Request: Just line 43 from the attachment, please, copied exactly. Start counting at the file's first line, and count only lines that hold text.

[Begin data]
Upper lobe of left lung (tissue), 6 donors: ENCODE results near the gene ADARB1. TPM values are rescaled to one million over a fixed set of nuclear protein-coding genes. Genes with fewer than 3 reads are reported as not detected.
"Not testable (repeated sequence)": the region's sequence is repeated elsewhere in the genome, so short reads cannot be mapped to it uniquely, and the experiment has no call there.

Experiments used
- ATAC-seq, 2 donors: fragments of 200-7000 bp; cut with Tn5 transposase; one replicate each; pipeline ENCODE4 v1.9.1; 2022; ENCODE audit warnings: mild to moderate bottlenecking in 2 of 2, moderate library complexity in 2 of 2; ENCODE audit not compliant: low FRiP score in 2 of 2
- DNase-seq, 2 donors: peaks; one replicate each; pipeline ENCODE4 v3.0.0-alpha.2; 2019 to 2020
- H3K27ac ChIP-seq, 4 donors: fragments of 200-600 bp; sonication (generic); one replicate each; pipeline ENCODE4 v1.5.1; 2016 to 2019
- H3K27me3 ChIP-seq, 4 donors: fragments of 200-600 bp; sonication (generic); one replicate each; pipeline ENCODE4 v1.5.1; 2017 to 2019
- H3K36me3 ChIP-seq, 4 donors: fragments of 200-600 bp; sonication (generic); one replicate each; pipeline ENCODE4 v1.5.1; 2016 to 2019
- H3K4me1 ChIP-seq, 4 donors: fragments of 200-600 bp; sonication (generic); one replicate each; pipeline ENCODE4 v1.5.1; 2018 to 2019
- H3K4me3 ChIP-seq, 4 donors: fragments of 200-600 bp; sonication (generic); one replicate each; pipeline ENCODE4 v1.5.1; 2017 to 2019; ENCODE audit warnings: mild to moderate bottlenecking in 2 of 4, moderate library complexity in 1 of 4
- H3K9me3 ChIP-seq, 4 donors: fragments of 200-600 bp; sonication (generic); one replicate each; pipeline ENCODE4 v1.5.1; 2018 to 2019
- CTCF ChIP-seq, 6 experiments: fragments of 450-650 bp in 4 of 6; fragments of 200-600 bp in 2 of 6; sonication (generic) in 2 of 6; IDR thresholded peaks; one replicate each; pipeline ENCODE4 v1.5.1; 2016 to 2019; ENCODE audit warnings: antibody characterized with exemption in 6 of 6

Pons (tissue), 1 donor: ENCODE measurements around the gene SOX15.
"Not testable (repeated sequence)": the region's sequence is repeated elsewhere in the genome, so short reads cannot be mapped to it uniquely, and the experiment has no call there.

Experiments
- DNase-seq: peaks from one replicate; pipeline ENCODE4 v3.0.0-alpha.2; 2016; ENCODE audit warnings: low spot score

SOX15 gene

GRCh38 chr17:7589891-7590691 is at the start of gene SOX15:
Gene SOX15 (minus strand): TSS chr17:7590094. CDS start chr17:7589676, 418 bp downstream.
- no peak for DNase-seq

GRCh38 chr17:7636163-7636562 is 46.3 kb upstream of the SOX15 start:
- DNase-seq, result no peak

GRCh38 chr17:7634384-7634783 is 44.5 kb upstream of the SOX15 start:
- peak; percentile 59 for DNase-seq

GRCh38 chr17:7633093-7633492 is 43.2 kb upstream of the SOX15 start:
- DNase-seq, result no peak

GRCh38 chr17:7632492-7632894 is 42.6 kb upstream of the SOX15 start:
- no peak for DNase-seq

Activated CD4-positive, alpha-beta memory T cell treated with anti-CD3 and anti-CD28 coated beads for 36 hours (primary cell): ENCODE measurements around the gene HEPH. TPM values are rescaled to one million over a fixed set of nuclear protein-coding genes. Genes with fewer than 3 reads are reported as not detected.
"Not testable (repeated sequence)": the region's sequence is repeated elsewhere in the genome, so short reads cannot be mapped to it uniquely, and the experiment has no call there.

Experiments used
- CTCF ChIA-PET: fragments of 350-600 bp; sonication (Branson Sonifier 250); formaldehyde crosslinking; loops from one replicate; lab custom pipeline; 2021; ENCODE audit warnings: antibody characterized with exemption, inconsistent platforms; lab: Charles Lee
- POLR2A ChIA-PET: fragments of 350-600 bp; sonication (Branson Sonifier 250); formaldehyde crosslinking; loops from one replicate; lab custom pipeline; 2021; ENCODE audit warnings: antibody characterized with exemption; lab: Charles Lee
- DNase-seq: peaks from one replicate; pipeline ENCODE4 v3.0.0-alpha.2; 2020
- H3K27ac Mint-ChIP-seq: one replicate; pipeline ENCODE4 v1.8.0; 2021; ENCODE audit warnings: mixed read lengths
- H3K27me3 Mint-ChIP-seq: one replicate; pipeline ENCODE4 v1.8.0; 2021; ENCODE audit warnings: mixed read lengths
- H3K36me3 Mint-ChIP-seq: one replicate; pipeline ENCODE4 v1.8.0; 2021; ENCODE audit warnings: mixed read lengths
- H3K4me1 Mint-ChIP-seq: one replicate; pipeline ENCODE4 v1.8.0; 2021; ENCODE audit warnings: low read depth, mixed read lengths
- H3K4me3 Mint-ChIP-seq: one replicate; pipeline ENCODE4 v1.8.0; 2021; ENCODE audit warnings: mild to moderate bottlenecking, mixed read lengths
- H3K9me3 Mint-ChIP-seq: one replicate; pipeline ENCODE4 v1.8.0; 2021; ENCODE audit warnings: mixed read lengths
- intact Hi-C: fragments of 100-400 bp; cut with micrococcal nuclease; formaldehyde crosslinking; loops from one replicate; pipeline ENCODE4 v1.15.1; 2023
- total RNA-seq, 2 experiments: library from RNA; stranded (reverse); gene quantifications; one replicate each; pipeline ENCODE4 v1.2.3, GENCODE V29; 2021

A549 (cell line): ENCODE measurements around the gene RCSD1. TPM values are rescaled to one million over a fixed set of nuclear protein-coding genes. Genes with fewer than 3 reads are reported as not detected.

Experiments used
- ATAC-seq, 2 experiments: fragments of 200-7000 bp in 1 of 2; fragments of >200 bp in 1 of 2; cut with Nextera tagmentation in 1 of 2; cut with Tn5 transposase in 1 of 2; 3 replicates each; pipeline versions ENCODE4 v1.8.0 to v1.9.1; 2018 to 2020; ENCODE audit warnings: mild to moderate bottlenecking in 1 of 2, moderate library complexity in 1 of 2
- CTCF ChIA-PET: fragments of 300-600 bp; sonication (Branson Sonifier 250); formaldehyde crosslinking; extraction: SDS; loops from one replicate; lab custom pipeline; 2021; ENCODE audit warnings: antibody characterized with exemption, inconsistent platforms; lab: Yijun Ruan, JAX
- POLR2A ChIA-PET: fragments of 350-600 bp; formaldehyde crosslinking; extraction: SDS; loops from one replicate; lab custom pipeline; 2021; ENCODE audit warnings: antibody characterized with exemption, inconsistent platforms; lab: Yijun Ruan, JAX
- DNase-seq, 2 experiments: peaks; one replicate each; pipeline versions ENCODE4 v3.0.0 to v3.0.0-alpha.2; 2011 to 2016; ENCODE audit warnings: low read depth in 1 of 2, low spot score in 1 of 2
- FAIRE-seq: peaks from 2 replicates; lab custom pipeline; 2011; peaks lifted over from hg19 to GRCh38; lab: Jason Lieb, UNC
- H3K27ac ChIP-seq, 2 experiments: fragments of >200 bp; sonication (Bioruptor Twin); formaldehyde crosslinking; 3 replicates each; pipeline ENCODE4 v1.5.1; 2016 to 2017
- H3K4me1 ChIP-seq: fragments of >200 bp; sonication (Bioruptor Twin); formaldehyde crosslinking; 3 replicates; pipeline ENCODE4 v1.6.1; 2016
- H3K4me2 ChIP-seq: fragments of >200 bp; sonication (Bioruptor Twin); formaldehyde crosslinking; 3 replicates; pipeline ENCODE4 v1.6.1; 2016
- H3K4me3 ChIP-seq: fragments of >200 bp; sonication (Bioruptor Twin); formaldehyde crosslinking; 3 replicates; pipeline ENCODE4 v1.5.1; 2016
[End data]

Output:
A549 (cell line): ENCODE measurements around the gene RCSD1. TPM values are rescaled to one million over a fixed set of nuclear protein-coding genes. Genes with fewer than 3 reads are reported as not detected.